Soccer and the Y
Discussions between the city and the YMCA of Northwest Florida in regards to a potential land-and-services swap continue to progress, Mayor Robinson said Monday. Currently, the city is looking at changing the zoning at its Vickery Center at the Roger Scott Athletic Complex in order to accommodate the Y relocating to the site and constructing a new facility.
“We’ll be ready probably in June to have something come forward to council and the public,” Robinson said, explaining that the issue would first come before the city’s planning board so that the zoning could be dealt with.
Brain Cooper, director of Parks and Recreation, said that the bones of the discussion between the city and the YMCA have remained the same: the YMCA is looking to relocated from its Langley Avenue property, likely over to a site neighboring the Vickery Center on Summit Avenue, and the city intends to use the Langley space, along with property at Hitzman Park, to create a complex of soccer fields to accommodate the sport’s steadily rising participation numbers.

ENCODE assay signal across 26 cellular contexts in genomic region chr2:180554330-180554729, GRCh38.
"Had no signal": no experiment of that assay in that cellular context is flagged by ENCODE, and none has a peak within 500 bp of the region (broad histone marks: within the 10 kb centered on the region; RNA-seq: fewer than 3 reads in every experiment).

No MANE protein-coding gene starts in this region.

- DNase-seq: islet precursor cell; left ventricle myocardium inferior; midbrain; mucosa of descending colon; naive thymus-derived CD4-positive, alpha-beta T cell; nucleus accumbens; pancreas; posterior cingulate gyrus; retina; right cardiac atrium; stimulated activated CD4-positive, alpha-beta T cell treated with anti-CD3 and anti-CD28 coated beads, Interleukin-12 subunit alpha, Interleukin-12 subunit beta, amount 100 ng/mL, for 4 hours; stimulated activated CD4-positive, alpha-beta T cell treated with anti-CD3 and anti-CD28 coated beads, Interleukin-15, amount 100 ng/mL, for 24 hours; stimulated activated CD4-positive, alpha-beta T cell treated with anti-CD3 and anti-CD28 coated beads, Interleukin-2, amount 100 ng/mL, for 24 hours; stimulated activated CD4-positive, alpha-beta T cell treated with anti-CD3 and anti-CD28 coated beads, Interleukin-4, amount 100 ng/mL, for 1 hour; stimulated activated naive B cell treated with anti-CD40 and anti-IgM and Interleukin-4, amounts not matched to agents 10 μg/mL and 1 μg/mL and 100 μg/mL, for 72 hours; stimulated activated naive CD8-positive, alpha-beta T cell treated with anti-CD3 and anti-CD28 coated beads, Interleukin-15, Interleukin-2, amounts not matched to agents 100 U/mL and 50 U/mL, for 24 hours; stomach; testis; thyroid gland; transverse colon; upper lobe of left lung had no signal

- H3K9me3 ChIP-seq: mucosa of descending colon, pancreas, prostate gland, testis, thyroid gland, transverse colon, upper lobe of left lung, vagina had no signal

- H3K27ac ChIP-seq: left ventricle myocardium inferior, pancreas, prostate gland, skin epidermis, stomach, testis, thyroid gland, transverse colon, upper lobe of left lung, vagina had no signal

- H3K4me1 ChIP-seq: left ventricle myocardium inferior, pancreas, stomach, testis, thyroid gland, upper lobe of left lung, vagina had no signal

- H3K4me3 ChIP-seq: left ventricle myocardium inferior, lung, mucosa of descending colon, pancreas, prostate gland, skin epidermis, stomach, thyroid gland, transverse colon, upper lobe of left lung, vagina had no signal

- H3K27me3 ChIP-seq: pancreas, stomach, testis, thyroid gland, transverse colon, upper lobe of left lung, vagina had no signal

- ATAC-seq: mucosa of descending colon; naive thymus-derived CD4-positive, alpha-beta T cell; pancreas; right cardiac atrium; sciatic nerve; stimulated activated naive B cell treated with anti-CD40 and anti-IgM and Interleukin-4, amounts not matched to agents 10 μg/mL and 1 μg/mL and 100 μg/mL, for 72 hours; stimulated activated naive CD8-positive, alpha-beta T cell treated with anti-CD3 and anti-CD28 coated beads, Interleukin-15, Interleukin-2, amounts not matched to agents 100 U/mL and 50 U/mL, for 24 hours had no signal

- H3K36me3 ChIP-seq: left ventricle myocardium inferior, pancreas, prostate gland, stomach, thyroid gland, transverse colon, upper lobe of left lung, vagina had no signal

Cooper said that the Y will likely initially lease space in the Vickery Center in order to continue providing services like after-school care and summer camps, then later construct a new facility next door.
“The idea, the concept is that they will build a facility in the future,” Cooper said. “It’s not gonna happen tomorrow.”
Cooper said that he’s hoping the city’s soccer complex on Langley will be completed in early 2020.
“I was optimistic that we were gonna be out there this fall, and now that’s obviously not going to happen,” Cooper said. “So, I’m optimistically going to have soccer on Langley in the spring. And I’ll remain optimistic about that.”